Improving Care for Infants with Single Ventricle Circulation
Infants with single ventricle heart defects are among the most complex and medically fragile patients cared for by the Heart Center. Hypoplastic left heart syndrome (HLHS) and other forms of single ventricle anatomy typically require three operations to palliate the heart. The first surgery, called the Stage I: Norwood procedure, takes place within the first several weeks of life. The second surgery, the Stage II: bi-directional Glenn shunt, is typically performed between 4-6 months of age. The period between Stage I and Stage II is known as the interstage period, and this is when infants are at the highest risk for adverse events and poor growth.
Two Heart Center initiatives, the National Pediatric Cardiology Quality Improvement Collaborative (NPCQIC) and the Home Monitoring Program (HMP), are focused on reducing mortality and improving outcomes in these vulnerable infants and providing support to parents during this stressful period.
Boston Children’s Hospital was a founding member of the National Pediatric Cardiology Quality Improvement Collaborative (NPCQIC), a national group of more than 56 pediatric cardiac centers whose aim is to improve survival and quality of life among infants discharged home during the interstage period. NPCQIC is based on a partnership between cardiologists, primary care providers, nurses, dietitians, social workers and parents/caretakers. The group developed a national data registry to identify and disseminate best practices in caring for interstage infants. David Brown, MD, and Teresa Saia, DNP, lead Heart Center clinicians in this effort, with data support from the Program for Patient Safety and Quality. Beginning in 2016, NPCQIC will expand its aims to include care of single ventricle infants from initial diagnosis through 1 year old. “This broader time frame will allow us to additionally focus on optimizing neurodevelopment and supporting families,” explains Dr. Brown.
The Home Monitoring Program is one example of a successful interstage care practice that has demonstrated improved outcomes for these infants. This program gives parents the education and tools to identify early signs of clinical changes at home, allowing for prompt assessment and treatment to avoid major adverse events. Prior to discharge, nurse practitioners provide extensive parent education about caring for infants with single ventricle, emphasizing clinical warning signs as well as growth and nutrition. Parents receive a binder with educational materials and daily log sheets to monitor their infants’ progress. At the time of hospital discharge, parents are also provided with an infant scale and a pulse oximeter.
Patricia O’Brien, CPNP, explains, “Every day, parents measure their child’s weight, monitor oxygen saturations and record their infants’ feedings in their log. This structure allows health care providers to note patterns over time.” Parents are also told to call their nurse or doctor if they observe certain “red flags,” such as faster or harder breathing, lower oxygen levels, cyanosis, fever, vomiting/diarrhea, low urine output or weight loss. In addition, families receive a weekly phone call from a Heart Center nurse practitioner who monitors the infant’s progress and addresses parent questions and concerns. Heart Center clinicians also maintain close communication with primary care providers, referring cardiologists and community resources, such as visiting nurses, to assure continuity of care during the interstage period.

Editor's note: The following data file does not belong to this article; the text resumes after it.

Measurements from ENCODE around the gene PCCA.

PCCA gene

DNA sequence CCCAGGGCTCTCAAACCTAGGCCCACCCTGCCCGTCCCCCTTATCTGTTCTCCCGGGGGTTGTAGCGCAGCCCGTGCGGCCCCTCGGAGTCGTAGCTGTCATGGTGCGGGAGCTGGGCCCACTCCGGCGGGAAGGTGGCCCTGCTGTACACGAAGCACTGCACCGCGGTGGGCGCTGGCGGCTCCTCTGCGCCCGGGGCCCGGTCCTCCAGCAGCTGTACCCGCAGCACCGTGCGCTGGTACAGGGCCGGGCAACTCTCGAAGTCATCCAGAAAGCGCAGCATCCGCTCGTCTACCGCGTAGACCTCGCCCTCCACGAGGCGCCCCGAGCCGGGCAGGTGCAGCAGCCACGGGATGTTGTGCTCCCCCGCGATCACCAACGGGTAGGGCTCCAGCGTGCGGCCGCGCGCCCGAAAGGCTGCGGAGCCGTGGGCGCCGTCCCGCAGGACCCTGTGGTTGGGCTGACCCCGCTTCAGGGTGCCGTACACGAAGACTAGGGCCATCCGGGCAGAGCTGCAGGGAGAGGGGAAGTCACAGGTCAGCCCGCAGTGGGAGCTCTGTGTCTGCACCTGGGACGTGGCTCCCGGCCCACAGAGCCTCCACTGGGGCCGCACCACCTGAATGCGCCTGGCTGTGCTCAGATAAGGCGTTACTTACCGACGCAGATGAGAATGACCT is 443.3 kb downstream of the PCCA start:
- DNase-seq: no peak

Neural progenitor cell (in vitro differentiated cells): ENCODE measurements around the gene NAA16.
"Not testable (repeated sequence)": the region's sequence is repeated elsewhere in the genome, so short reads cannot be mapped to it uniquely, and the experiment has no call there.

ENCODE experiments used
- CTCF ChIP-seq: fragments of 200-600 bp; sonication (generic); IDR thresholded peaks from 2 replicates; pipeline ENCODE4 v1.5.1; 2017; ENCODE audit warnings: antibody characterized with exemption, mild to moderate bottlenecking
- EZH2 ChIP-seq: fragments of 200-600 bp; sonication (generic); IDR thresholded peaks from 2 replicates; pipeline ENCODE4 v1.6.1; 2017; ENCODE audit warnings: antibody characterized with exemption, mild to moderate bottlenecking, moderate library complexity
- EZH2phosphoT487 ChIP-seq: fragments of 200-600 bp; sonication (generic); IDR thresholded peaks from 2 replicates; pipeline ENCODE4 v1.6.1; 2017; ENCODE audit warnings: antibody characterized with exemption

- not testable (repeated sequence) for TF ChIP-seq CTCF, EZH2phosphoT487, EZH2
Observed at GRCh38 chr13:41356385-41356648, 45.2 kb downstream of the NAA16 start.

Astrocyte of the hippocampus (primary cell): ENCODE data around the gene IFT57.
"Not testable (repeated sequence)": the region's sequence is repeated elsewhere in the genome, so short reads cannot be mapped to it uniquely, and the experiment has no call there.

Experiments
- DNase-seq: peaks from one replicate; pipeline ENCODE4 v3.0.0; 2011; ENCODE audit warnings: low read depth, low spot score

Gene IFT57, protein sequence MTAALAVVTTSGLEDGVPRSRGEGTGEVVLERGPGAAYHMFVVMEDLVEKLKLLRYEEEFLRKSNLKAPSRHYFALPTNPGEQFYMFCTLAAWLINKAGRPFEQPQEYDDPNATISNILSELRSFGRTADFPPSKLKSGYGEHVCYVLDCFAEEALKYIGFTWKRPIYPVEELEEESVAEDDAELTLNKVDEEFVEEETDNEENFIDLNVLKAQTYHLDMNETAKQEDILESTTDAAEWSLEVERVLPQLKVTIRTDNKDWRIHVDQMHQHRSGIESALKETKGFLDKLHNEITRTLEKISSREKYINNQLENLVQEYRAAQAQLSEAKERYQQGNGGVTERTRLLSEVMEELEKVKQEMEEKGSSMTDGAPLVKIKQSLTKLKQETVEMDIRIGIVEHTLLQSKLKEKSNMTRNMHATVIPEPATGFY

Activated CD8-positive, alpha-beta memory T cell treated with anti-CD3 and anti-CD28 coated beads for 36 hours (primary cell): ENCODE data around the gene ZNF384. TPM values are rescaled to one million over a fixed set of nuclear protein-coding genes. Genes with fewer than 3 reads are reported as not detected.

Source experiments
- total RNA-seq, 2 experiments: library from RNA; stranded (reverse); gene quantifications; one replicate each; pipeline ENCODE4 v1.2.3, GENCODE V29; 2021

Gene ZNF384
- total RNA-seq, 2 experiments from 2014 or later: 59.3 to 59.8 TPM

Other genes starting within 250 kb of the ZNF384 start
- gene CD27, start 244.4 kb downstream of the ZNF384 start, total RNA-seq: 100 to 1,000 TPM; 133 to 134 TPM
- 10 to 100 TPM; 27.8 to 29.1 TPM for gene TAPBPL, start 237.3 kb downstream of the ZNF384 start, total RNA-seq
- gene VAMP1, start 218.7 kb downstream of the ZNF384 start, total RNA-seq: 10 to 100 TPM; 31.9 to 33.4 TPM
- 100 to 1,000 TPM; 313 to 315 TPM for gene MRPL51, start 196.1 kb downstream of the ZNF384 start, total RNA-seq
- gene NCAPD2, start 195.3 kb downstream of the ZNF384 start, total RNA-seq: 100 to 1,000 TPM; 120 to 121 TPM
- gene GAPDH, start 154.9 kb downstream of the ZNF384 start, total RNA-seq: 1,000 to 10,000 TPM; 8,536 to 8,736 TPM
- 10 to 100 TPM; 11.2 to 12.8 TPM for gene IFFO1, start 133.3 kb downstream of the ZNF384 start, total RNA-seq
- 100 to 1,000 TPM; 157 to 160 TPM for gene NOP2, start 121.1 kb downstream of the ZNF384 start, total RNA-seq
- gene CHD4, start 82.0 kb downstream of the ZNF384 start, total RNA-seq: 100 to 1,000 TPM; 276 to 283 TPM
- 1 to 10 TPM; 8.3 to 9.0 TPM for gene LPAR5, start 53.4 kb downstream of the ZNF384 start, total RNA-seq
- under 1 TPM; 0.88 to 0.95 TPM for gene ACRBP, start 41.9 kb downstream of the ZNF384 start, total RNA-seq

Poor growth and feeding problems are significant issues for interstage patients. The addition of a registered dietitian in 2012 added a valuable resource to the Heart Center’s HMP care team. Erin Keenan, RD, evaluates every single ventricle patient prior to discharge and communicates with families on a weekly basis (at a clinic visit for patients followed in Boston or via phone for patients followed remotely). She collaborates with parents, pediatricians, cardiologists and nurse practitioners to ensure adequate caloric intake and make nutrition adjustments during the interstage period. Keenan’s involvement has helped the program achieve adequate interstage weight gain in 85 percent of patients. “I am deeply dedicated to proving these fragile babies can grow with close follow-up and individualized care,” she says.
Another important focus of NPCQIC and HMP efforts is active parent engagement during the interstage period. Saia observes that “parents are a crucial component of the care team, as they are in the best position to observe daily variations in their child’s condition. They are also able to advocate for care processes that optimize their child’s health and quality of life during the interstage period.” Shannon Jasper is one such parent who felt supported during the stressful interstage period. Says Jasper, “The HMP gave us a sense of security during a time full of unknowns. It was comforting to have our NP and dietitian checking in frequently to ensure our son was OK.”
Margaret Schroeder, PNP, Home Monitoring Program coordinator, has been tracking the program’s progress. She reports that since 2009, “195 patients have been enrolled in our HMP: 99 with HLHS, 82 with other single ventricle types and 14 with other high-risk cardiac defects.”
Thus far, the Heart Center’s quality improvement efforts have resulted in positive change. Overall, interstage mortality has declined from a baseline of 11 percent in 2009 (when Boston Children’s Hospital joined NPCQIC) to 6 percent in 2014. Parents, cardiologists and referring providers have related increased satisfaction with interstage care coordination and communication.